A: Never exchange money in the U.S. before taking a trip abroad. Your best exchange rate will be in the country you’re visiting. You can exchange some money when you arrive, usually right in the airport. That will get you started with local currency for tips or small purchases. Then you can check the local exchange places you’ll find everywhere or at the banks. You should check Travel.State.gov for information regarding specifics of customs, health requirements, alerts, and lots of other information. The site is for U.S. travelers, and it is very helpful.

I want to thank everyone who participated in our first of many live travel chats. If you missed it, we are holding our next chat on Sept. 7 at 1 p.m. EST. Join in and ask me your biggest travel questions. Just remember, it’s better to know before you go!

Why travelers should be visiting Greece

Bookings to Greece are down and there are many theories as to why. I believe that it is due to the perception that Greece is in chaos. However, I also think this sentiment is very overblown. The combination is an unfortunate situation, because Greece remains a magnificently beautiful country with so much to offer, such as history, archaeology, gorgeous scenery, and much more.

I covered this topic further in my first blog contribution to The Huffington Post. Check it out, and pick up where I left off about the current situation in Greece.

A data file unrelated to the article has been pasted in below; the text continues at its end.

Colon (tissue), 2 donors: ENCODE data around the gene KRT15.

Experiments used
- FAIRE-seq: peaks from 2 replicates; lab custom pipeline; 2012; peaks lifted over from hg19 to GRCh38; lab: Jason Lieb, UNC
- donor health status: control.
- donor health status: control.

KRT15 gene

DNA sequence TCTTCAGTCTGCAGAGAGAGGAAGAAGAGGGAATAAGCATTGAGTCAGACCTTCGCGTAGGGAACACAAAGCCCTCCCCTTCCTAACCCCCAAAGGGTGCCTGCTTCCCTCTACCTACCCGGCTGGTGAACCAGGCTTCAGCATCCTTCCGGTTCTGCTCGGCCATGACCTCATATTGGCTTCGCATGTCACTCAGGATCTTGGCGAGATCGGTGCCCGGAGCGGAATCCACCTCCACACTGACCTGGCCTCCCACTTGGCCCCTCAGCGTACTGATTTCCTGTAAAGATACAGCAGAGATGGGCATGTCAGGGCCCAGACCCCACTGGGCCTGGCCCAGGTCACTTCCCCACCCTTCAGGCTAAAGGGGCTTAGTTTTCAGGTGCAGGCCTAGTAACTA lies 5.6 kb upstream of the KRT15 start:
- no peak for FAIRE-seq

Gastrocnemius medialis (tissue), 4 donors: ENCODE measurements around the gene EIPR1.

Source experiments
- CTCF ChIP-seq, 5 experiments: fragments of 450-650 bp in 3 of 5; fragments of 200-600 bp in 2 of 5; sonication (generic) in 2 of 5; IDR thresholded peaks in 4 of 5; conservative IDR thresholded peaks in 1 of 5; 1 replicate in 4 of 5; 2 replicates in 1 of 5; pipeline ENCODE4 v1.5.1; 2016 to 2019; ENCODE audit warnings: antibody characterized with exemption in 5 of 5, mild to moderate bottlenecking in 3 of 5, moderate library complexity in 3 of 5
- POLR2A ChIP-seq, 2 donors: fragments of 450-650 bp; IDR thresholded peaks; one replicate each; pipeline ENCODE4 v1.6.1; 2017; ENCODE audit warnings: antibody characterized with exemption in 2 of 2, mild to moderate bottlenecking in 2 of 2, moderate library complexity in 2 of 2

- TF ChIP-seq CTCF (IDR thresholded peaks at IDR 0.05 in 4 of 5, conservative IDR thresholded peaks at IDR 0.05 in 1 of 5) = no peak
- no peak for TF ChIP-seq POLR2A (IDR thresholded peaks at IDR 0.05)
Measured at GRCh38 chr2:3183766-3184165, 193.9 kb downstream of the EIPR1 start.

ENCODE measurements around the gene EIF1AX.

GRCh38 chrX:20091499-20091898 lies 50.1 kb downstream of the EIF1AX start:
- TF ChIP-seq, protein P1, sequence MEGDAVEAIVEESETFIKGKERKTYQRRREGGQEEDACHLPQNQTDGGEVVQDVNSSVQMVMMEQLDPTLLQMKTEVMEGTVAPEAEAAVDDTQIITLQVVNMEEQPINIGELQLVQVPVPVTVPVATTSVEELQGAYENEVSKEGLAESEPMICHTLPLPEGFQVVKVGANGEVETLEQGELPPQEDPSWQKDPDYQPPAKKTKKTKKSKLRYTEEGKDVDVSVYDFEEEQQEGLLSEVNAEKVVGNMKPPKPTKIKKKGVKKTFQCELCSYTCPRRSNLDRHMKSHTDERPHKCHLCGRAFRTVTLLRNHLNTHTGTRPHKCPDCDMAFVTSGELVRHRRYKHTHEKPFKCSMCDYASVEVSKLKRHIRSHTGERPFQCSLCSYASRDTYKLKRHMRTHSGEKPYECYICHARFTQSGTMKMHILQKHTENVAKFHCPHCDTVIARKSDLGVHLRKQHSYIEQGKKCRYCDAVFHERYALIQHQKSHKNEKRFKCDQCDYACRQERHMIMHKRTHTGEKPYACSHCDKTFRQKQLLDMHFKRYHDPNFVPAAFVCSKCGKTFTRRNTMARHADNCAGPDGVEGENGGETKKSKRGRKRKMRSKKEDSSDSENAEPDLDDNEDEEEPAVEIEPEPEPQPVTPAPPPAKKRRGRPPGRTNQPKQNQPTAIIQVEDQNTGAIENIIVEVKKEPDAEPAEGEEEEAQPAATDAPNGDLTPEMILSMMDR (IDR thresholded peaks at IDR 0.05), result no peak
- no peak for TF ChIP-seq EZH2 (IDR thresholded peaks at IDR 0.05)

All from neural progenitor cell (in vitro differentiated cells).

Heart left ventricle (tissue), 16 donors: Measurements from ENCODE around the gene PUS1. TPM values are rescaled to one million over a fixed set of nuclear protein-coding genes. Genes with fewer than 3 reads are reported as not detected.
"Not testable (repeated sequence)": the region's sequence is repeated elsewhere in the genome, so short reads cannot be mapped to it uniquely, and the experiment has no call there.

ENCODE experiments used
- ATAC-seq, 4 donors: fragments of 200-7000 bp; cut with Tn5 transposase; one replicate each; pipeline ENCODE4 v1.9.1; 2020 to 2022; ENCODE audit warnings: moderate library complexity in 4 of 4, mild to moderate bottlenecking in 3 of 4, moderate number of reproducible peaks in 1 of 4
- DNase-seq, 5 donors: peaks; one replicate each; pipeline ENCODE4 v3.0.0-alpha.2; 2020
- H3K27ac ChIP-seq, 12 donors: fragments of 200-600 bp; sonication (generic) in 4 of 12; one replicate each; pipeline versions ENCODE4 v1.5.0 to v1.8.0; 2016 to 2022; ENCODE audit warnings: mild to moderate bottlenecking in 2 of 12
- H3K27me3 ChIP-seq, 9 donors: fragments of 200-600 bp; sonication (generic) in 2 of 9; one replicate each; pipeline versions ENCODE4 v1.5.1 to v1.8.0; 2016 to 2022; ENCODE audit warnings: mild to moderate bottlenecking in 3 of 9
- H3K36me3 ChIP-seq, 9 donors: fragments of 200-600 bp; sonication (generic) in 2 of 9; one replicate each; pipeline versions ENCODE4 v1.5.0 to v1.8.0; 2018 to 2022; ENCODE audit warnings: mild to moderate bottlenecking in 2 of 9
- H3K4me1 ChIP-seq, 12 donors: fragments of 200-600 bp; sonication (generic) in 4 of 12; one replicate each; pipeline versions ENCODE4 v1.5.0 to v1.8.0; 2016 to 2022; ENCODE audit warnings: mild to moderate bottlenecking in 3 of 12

I also wanted to share some pictures of what makes this destination so fabulous:

Greece is known for its history, romance, music, and more. It was home to the first advanced civilizations in Europe, making it one of the most historically rich places in the world.

Santorini is an island in the southern Aegean Sea that is known for its small, but flourishing, wine industry and locally grown produce. 

Mykonos, another Greek Island, is known for its nightlife and beach resort atmosphere. Beautiful clear water, white sand, and warm people make this location a perfect one for a summer getaway.

The Temple of Poseidon, located on Cape Sounion,was constructed in 444-440 BC, and was destroyed by Emperor Arcadius in 399. It was built to honor Poseidon, a Greek God who was second only to Zeus. It stands today as remembrance of the past.

Let us know: Are you planning a trip to Greece despite the booking slump? If so, why?

Part seven of our first-hand look at the Athens and 3-Day Greek Isles Cruise

When I left you last, I was about to go to the most famous (and some say the most beautiful) Greek Isle: Santorini. To pick up where I left off …